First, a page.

As Figure 2 shows, despite the decline in soybean prices over the past couple of years, advance soybean export sales are still trailing well behind usual. Advance sales for the 2022 crop were well above the five-year average for most of the pre-plant and growing season. Those advance sales didn’t materialize for the 2023 crop. And the current state of advance sales for the 2024 soybean crop is well below the five-year average and even below last year’s pace. Currently, less than 50 million bushels of soybeans are already booked for export from the 2024 crop. Usually, we have four times as many bushels sold by this time of year. As the figure shows, the pace of advance soybean export sales tends to increase over the coming months, but we have a long way to go to catch up to even average. USDA’s current outlook does hold out some hope for improvement, as they project 1.825 billion bushels of soybeans exported from the 2024 crop. That would be a 125 million bushel increase from the 2023 projected total.

Figure 1. US soybean export sale shifts and Figure 2 US soybean advance export sales.

While soybean exports continue to struggle, corn exports have rebounded over the past year. Current corn export sales are up roughly 500 million bushels in total (over 33%). The only big weak spot has been China, as sales there are off by nearly 200 million bushels. But gains across the vast majority of other corn export markets have more than offset the Chinese retreat. Mexico alone has increased corn purchases by roughly 250 million bushels. Corn sales are up in Japan, Colombia, South Korea, Taiwan, unknown destinations, and in smaller markets. The pace of export sales has not been fast enough to prevent higher ending stocks and lower prices, but it has reduced the speed at which they were happening.

The advance sales data for the 2024 corn crop are following closely to the pattern we saw last year. The 5-year average line is heavily influenced by the 2021 crop year, when China made a number of large advance corn purchases, adding 500 million bushels to the export sales total. This year, China is nowhere to be found in terms of advance sales. Mexico and Japan have been the early buyers thus far.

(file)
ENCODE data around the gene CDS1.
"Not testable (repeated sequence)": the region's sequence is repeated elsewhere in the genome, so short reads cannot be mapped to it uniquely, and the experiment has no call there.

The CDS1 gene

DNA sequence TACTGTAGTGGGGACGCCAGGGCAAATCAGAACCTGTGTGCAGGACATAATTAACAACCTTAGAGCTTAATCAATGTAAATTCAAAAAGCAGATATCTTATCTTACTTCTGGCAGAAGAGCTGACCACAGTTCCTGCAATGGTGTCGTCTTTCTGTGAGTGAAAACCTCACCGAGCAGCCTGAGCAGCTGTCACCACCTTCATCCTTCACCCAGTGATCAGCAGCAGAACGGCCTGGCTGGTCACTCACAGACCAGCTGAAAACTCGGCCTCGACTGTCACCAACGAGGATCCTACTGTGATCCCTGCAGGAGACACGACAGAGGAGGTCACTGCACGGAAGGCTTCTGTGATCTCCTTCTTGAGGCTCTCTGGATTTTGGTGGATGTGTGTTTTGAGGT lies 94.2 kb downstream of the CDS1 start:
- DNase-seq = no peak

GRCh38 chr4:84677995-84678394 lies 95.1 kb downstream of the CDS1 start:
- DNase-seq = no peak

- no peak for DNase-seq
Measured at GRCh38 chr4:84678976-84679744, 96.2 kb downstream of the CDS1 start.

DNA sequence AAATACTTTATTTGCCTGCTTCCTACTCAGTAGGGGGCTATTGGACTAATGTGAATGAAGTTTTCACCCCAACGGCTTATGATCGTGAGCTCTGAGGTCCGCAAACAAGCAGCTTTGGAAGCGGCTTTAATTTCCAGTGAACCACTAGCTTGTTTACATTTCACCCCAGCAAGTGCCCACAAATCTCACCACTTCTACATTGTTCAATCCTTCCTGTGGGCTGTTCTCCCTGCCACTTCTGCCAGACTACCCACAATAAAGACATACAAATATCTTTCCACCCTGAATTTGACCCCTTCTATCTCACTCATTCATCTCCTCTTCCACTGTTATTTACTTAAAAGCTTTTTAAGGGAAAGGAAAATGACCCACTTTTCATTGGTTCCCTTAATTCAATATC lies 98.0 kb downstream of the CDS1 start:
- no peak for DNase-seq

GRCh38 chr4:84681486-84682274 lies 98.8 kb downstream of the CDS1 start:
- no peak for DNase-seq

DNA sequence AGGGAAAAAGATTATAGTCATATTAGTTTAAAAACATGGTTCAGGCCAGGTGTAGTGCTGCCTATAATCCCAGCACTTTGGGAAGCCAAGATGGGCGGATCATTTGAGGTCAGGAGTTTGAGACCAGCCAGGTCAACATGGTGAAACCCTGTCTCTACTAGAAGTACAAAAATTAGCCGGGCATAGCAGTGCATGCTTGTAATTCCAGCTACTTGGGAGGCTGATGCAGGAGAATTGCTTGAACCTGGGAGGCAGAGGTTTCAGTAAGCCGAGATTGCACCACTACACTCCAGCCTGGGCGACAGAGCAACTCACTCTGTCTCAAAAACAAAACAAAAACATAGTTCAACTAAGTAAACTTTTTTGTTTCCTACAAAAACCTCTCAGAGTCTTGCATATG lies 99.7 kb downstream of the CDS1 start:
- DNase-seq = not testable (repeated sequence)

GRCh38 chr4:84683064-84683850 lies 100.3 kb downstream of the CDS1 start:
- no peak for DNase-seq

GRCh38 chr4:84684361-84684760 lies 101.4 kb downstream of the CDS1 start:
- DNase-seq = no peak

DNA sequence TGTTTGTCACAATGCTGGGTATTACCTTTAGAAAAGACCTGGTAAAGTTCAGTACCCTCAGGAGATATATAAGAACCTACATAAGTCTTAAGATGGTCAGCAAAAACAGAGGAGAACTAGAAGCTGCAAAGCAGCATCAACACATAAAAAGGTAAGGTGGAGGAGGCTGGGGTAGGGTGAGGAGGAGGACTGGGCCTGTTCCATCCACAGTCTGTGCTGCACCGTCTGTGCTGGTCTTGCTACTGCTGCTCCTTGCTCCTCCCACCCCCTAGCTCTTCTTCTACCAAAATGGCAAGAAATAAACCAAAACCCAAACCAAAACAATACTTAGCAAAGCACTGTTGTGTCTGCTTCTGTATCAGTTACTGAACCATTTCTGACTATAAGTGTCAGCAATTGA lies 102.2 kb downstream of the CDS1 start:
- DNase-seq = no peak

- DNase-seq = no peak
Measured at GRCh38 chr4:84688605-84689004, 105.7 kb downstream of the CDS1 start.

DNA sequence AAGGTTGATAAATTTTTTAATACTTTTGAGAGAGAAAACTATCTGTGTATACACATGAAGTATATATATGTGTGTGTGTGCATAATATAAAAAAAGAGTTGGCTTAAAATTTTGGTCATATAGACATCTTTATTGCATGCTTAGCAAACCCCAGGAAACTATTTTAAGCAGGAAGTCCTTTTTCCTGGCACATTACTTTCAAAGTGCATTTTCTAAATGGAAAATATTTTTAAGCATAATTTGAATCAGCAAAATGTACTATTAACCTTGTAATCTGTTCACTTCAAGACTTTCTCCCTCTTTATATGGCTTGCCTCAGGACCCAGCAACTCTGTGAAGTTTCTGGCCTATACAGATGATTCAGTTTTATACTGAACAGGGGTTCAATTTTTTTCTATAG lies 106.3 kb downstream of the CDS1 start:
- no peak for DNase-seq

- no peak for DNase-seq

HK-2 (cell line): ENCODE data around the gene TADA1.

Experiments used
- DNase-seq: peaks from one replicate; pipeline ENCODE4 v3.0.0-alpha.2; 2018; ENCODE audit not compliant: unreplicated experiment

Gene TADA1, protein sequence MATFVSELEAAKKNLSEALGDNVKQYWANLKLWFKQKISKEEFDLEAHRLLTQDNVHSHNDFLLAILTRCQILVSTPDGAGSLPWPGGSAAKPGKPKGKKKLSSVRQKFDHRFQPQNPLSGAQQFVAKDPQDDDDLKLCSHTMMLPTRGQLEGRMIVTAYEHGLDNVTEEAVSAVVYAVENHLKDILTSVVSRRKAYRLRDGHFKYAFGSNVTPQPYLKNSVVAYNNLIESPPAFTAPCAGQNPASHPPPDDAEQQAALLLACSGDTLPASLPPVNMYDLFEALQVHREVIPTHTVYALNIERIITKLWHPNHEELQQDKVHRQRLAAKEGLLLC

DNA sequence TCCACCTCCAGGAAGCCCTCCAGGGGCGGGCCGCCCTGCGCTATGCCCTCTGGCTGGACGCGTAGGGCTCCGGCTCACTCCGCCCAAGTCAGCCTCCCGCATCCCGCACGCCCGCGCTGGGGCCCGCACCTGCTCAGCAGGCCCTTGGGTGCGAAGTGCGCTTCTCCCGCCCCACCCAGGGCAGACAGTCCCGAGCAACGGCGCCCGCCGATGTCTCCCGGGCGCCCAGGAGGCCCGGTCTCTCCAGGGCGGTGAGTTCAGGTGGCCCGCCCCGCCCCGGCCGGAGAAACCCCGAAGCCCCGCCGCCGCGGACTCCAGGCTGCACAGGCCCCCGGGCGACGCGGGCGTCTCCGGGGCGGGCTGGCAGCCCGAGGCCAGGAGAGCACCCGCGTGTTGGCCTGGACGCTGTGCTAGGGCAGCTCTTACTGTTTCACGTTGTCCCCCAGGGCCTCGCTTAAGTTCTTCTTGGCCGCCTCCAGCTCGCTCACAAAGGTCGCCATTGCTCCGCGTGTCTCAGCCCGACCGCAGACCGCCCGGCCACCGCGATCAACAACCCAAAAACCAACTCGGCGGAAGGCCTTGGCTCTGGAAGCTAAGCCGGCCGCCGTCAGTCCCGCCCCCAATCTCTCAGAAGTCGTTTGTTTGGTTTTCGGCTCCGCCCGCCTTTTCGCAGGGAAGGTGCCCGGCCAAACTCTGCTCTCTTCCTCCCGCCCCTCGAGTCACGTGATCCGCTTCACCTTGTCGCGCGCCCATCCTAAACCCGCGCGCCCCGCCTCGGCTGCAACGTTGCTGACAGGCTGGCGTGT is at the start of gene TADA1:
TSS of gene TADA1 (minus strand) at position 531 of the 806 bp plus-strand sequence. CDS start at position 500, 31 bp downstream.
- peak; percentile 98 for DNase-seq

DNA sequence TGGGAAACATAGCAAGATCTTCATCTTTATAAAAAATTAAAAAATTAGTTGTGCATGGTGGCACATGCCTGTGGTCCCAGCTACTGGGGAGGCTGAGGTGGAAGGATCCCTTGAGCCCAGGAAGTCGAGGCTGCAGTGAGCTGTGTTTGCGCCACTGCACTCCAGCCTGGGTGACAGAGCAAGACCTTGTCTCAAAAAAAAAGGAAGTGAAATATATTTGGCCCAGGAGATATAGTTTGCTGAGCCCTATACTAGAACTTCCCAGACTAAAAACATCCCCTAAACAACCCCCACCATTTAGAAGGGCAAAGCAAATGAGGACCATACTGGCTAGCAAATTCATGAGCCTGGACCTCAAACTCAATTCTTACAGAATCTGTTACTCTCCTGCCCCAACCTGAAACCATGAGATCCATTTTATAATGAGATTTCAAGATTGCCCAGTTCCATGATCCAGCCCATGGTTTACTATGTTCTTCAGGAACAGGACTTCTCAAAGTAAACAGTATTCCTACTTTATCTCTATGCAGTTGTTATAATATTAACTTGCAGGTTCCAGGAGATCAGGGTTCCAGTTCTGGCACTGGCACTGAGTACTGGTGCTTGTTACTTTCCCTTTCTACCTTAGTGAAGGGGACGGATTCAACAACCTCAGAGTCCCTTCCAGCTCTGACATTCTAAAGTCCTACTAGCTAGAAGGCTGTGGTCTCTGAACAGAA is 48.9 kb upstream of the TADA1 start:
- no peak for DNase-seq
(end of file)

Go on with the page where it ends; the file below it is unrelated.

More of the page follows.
Figure 3 US corn export sale shifts and Figure 2 US corn advance export sales.

The June WASDE report didn’t change the outlook much. In fact, the only shift was a 10 million bushel drop in soybean crush for the 2023 crop. Earlier in the year, USDA indicated greater corn and soybean exports for the 2024 crops and they have held to those projections. The targets are 2.2 billion bushels for corn and 1.825 billion bushels for soybeans. The pace of sales so far is not encouraging, but there is still plenty of time. Export sales naturally pick up as we approach harvest. Given the relative lack of news in the June WASDE, corn and soybean prices barely moved after the report. USDA’s current 2024-25 season-average price estimates are $4.40 per bushel for corn and $11.20 per bushels for soybeans. Futures prices align with USDA’s forecast for soybeans, but are offering some optimism for corn, as corn futures point to an average price in the $4.65 range. But that optimism is likely based expectations of a slightly smaller corn crop than USDA’s current estimate. And comparing these price estimates to production costs, the markets are roughly pricing at breakeven.

Listen to the June 2024 Crop Market Outlook video for further insight on outlook for this month.


Chad E. Hart, extension economist, 515-294-9911, chart@iastate.edu


Chad E. Hart

extension economist
Iowa State University
468E Heady Hall